dress codes

Royal Ascot Set to Change Dress Code This Year

“Young racegoers revel with other older racegoers after the last race on Ladies Day at Royal Ascot.” Photo: Dan Kitwood/Getty Images

Ascot officials plan to reissue attire guidelines for attendees at this year’s horse-racing festivals, because an increasing number seem to be forgetting that a day at the races is not the same as a (boozy) night out on the town. While dress codes were relaxed in previous years in attempt to make the event more accessible, they’re now seen as far too generous, and loosely adhered to — in other words, most unlike the outfits many racegoers now wear.

Though photographing drunk girls “dressed up” for days at Ascot, Aintree, or Britain’s other racecourses has been a staple of tabloid magazines for a few years now, sartorial matters are now said to have gotten out of hand. Many longtime racing fans, and likely many of the event’s bigger spenders, have complained to Ascot’s management.

New rules will ban sportswear, as well as jeans and shorts. Men will be expected to wear shirts (fully-buttoned!) and ties; women will need to adhere to “strict instructions” regarding their hemlines and dress straps. An Ascot spokesperson says the hope is that, for many, the guidelines will “bring back the sense that going to Ascot is special and unique,” especially by the time the Royal family makes their annual visit this coming summer. Crucially however, these standards are said to not yet affect the “less formal” sections of the course’s seating and space — so while those paying for a classic, high-end Ascot experience will be kept safe from bared, bronzed thighs and cleavage akimbo, there’ll still be more than enough opportunity for folks to prance around half-naked spilling plastic glasses of cheap Champagne on each other and then fighting (for the cameras). And, most importantly, people will still get to wear big flamingo hats, too.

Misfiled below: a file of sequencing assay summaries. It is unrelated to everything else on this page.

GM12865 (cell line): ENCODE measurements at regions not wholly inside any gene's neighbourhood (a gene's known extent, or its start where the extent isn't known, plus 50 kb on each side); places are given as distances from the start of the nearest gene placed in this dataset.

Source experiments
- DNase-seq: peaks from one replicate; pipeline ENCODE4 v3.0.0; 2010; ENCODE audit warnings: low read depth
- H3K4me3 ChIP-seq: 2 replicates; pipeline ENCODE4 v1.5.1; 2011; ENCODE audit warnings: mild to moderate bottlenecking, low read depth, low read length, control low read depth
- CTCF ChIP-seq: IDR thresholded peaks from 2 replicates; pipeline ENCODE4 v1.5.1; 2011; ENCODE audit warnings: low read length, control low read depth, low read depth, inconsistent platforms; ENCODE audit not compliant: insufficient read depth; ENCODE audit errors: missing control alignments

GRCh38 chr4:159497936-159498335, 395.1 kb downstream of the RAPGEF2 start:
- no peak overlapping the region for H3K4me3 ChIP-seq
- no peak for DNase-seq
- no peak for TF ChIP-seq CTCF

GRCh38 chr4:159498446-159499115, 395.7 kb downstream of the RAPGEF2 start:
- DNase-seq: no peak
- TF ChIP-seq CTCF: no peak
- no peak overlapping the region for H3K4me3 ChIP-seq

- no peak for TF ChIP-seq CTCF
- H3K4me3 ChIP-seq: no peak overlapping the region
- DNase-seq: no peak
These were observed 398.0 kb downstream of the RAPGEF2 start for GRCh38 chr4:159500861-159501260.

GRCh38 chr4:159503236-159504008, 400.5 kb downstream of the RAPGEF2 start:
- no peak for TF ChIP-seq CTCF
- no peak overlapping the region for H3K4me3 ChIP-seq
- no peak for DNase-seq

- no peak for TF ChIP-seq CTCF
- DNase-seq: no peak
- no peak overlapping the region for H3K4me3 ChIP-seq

Royal Ascot Set to Change Dress Code This Year